State Of Tennessee Sues Standard And Poor’s

Tuesday, February 5, 2013

Attorney General Bob Cooper on Tuesday joined the Department of Justice and other state Attorneys General in filing enforcement actions against Standard and Poor’s and its parent company, McGraw-Hill, seeking accountability for alleged misconduct by the credit rating agency.  The allegations involved structured finance securities backed by subprime mortgages that were at the heart of the nation’s financial crisis.

The federal and state complaints allege that despite S&P’s repeated statements emphasizing its independence and objectivity, S&P allowed its credit rating analysis to be influenced by its desire to earn lucrative fees from its investment bank clients.  Investors and others in the marketplace relied on credit rating agencies like S&P for accurate ratings because the underlying data for these securities was not publicly available.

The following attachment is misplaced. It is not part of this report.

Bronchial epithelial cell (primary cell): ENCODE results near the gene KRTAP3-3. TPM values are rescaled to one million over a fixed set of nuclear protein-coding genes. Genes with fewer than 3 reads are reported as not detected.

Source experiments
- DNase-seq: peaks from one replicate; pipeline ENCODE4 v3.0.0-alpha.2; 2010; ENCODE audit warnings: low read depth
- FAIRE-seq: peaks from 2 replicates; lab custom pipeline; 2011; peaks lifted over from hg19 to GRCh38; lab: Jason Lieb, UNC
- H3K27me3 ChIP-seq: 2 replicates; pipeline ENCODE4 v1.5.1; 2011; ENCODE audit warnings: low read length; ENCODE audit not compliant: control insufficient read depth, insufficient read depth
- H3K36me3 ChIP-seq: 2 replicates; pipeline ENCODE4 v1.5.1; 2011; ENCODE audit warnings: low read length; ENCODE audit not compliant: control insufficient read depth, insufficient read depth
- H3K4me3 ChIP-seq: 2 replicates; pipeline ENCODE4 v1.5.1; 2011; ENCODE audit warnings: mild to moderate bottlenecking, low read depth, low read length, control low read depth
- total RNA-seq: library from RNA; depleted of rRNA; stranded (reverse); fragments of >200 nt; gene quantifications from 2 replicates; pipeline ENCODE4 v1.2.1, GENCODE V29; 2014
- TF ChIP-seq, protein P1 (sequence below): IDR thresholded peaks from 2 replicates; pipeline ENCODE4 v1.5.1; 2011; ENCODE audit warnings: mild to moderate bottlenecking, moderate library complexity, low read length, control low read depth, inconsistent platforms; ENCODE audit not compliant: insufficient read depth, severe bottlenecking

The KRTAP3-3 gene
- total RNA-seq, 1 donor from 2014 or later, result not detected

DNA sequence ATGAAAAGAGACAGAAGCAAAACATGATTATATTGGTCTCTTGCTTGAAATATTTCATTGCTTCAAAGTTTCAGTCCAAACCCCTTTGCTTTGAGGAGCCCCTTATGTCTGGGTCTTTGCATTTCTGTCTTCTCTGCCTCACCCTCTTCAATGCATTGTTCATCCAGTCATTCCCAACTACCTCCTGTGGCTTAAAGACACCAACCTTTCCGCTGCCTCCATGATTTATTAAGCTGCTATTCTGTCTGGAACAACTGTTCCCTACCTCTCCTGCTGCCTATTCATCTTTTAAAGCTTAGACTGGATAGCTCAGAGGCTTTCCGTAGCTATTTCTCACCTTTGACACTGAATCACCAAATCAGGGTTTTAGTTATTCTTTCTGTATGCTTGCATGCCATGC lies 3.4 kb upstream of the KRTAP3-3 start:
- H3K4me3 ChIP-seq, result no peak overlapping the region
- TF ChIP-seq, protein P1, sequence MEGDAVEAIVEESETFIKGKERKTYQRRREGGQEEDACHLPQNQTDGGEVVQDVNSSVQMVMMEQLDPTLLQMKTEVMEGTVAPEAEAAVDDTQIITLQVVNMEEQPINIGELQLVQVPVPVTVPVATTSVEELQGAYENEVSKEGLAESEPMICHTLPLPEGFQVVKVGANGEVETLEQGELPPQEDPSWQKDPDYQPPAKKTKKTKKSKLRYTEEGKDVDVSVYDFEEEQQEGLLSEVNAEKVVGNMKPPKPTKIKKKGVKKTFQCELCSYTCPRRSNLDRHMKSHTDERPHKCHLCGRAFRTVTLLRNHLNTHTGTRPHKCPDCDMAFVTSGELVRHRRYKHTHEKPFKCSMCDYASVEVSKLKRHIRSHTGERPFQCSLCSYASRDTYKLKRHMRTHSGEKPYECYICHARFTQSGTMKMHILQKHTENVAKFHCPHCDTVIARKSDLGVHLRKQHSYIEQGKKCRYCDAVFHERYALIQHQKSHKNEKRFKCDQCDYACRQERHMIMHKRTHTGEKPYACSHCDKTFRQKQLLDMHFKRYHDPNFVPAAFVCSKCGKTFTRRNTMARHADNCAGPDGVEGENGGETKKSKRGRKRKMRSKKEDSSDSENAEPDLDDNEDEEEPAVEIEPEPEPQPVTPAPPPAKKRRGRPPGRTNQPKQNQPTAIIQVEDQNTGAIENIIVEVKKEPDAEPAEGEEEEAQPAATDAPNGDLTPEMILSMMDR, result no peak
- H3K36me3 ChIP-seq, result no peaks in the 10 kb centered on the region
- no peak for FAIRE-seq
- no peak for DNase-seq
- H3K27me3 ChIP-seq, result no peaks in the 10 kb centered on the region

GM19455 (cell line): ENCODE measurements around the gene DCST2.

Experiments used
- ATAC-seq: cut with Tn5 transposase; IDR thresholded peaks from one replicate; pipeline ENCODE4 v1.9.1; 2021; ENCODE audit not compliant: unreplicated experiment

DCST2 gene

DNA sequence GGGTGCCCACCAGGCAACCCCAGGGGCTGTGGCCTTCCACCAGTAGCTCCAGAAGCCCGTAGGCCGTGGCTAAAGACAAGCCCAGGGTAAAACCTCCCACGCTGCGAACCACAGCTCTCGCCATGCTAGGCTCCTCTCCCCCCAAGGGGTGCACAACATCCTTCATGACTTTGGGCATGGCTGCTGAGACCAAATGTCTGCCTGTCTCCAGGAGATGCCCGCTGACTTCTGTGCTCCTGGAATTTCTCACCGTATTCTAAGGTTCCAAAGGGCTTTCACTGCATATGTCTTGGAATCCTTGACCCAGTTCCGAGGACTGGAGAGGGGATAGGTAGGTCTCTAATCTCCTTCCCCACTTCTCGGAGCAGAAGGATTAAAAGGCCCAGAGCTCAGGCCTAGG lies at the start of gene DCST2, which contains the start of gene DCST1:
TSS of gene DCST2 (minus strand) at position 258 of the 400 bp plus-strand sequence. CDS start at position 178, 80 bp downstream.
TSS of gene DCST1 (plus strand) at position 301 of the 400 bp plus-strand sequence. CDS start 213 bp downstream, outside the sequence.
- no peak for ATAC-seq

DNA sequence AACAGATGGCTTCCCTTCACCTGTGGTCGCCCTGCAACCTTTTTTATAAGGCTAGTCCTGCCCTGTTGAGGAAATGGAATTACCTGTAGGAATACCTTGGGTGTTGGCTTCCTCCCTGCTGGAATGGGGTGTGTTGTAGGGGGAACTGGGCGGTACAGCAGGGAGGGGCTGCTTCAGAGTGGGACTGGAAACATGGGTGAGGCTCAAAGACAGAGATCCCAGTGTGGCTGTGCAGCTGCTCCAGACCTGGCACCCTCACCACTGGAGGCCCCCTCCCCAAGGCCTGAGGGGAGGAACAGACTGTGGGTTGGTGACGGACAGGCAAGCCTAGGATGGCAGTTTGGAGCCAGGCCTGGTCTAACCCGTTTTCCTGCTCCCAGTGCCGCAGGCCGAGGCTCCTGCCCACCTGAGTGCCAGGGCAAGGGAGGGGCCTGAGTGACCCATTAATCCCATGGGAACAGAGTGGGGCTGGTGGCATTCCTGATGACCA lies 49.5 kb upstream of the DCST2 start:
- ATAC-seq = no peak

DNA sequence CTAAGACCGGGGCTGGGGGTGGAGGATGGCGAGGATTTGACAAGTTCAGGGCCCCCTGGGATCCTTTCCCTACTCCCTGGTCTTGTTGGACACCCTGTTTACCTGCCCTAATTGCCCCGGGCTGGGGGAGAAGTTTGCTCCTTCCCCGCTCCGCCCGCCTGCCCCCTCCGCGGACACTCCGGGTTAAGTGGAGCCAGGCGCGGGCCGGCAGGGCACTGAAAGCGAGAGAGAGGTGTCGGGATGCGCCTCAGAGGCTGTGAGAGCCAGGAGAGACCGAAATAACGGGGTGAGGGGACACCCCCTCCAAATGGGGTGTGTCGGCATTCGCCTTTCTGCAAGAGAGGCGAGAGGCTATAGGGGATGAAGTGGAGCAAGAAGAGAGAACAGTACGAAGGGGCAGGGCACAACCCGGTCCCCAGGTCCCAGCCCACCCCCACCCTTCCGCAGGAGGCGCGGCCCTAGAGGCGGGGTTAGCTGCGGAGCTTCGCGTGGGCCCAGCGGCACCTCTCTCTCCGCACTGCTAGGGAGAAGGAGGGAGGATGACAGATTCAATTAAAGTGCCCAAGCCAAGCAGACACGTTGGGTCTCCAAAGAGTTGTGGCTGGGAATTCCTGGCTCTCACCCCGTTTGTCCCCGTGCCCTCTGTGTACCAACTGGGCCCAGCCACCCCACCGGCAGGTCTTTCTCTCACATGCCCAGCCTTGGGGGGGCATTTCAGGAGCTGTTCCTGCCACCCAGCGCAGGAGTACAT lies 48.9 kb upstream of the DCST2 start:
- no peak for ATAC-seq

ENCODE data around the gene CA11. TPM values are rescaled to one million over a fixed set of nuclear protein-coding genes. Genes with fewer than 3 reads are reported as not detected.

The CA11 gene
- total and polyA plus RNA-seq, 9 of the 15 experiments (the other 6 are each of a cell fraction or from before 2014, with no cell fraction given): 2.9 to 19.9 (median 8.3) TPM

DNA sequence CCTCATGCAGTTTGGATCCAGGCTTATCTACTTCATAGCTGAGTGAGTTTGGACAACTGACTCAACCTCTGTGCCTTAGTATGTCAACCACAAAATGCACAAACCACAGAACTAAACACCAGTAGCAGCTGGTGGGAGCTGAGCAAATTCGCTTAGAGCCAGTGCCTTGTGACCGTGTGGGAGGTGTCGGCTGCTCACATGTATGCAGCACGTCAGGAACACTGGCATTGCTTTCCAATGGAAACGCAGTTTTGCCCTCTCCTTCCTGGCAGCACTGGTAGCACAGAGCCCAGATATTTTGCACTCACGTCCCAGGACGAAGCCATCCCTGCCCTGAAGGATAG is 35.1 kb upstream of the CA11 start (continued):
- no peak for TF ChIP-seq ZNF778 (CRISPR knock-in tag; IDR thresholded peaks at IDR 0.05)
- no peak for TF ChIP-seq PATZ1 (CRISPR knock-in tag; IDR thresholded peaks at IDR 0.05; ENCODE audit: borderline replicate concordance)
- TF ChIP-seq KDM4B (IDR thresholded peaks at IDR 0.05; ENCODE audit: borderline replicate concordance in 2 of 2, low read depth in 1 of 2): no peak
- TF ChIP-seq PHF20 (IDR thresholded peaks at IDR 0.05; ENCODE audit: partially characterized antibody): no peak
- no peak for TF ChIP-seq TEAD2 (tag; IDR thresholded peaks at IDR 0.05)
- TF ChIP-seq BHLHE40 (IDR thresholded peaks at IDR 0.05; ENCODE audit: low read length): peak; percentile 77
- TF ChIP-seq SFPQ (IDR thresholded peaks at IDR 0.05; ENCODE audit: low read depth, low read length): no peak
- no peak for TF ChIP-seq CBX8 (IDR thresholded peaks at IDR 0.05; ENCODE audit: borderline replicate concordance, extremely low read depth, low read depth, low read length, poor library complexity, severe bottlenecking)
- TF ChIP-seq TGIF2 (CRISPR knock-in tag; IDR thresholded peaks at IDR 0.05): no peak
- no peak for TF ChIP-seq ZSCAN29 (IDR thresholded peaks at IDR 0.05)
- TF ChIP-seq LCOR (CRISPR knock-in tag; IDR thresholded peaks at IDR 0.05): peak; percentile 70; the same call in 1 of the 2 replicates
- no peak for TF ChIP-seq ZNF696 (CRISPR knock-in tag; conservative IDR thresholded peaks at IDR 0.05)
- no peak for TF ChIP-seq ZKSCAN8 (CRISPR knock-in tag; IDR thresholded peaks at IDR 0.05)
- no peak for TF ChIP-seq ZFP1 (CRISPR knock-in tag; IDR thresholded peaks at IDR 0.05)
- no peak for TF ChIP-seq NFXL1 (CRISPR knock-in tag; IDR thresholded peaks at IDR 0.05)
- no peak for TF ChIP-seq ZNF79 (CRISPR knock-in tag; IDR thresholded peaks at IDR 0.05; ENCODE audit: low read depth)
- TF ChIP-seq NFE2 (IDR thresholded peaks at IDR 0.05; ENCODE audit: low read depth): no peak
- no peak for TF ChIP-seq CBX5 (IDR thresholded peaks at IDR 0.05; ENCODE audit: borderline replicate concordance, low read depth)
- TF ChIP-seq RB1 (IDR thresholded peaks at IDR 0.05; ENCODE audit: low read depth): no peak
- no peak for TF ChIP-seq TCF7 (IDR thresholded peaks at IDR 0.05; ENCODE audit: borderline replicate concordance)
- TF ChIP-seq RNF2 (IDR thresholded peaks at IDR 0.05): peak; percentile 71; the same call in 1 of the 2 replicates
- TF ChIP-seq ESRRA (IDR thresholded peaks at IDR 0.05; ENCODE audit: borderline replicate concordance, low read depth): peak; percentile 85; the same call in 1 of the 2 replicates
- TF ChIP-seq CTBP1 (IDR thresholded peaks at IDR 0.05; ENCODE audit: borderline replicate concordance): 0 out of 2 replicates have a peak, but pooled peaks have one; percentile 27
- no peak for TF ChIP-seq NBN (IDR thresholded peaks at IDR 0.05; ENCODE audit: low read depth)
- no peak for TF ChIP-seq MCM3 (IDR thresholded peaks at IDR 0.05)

This alleged misconduct began as early as 2001, became particularly acute between 2004 and 2007, and continued as recently as 2011.

Structured finance securities backed by subprime mortgages were at the center of the financial crisis.  These financial products, including residential mortgage-backed securities (RMBS) and collateral debt obligations (CDOs), derive their value from the monthly payments consumers make on their mortgages.

“The complaint filed in state court today alleges that investors as well as others in the market were misled by Standard and Poor’s promises that its analysis was independent and objective. Unfortunately, as the complaint alleges, this was not the case, and ratings of mortgage backed securities and collateral debt obligations were influenced by the desire to continue earning lucrative fees,” Attorney General Cooper said. 

Tennessee’s lawsuit seeks relief to stop S&P from making misrepresentations to the public; change the way the company does business; and civil penalties and disgorgement of ill-gotten profits.

The congressionally-appointed bipartisan Financial Crisis Inquiry Commission concluded in its final report that the financial crisis “could not have happened” without ratings agencies such as S&P.

The State’s Complaint may be found on the Attorney General’s website by going to and clicking on “Filings of Interest.”


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